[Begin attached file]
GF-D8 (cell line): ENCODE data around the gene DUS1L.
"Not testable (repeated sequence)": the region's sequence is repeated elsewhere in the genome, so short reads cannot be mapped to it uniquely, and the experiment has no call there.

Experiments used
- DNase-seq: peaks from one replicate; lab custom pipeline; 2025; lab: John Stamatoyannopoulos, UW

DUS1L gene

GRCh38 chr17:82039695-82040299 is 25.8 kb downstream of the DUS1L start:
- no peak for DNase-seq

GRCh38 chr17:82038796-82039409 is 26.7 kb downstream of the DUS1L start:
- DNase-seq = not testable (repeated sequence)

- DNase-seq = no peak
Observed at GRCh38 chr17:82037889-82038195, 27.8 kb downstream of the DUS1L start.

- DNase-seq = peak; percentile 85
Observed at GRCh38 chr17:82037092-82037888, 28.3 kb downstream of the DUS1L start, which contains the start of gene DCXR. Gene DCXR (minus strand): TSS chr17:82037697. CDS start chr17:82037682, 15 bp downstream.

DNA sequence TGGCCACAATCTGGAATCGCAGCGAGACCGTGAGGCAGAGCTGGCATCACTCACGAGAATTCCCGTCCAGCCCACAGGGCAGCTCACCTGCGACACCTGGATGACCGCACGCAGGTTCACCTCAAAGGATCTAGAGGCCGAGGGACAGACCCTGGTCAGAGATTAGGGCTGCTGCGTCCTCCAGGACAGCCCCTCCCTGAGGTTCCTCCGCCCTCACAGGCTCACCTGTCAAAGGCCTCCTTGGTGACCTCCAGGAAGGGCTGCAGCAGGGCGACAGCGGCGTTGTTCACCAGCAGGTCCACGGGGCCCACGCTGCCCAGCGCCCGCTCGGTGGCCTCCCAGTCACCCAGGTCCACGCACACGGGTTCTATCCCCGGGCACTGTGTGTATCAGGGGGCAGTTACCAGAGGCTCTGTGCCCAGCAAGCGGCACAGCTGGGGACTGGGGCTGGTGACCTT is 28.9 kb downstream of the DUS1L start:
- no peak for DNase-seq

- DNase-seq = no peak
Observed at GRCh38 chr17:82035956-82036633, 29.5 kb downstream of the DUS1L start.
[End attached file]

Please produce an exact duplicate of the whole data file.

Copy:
GF-D8 (cell line): ENCODE data around the gene DUS1L.
"Not testable (repeated sequence)": the region's sequence is repeated elsewhere in the genome, so short reads cannot be mapped to it uniquely, and the experiment has no call there.

Experiments used
- DNase-seq: peaks from one replicate; lab custom pipeline; 2025; lab: John Stamatoyannopoulos, UW

DUS1L gene

GRCh38 chr17:82039695-82040299 is 25.8 kb downstream of the DUS1L start:
- no peak for DNase-seq

GRCh38 chr17:82038796-82039409 is 26.7 kb downstream of the DUS1L start:
- DNase-seq = not testable (repeated sequence)

- DNase-seq = no peak
Observed at GRCh38 chr17:82037889-82038195, 27.8 kb downstream of the DUS1L start.

- DNase-seq = peak; percentile 85
Observed at GRCh38 chr17:82037092-82037888, 28.3 kb downstream of the DUS1L start, which contains the start of gene DCXR. Gene DCXR (minus strand): TSS chr17:82037697. CDS start chr17:82037682, 15 bp downstream.

DNA sequence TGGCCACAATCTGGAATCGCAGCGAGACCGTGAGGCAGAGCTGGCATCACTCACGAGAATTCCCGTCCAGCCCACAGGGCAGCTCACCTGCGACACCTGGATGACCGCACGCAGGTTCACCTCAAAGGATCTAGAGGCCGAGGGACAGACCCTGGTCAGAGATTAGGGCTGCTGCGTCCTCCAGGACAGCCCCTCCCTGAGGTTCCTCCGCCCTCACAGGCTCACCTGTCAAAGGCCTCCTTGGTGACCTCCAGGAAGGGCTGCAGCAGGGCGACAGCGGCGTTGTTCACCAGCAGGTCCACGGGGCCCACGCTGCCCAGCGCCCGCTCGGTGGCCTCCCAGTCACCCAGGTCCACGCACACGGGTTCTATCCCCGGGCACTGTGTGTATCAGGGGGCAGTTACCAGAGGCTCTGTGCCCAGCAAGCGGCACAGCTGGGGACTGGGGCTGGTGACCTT is 28.9 kb downstream of the DUS1L start:
- no peak for DNase-seq

- DNase-seq = no peak
Observed at GRCh38 chr17:82035956-82036633, 29.5 kb downstream of the DUS1L start.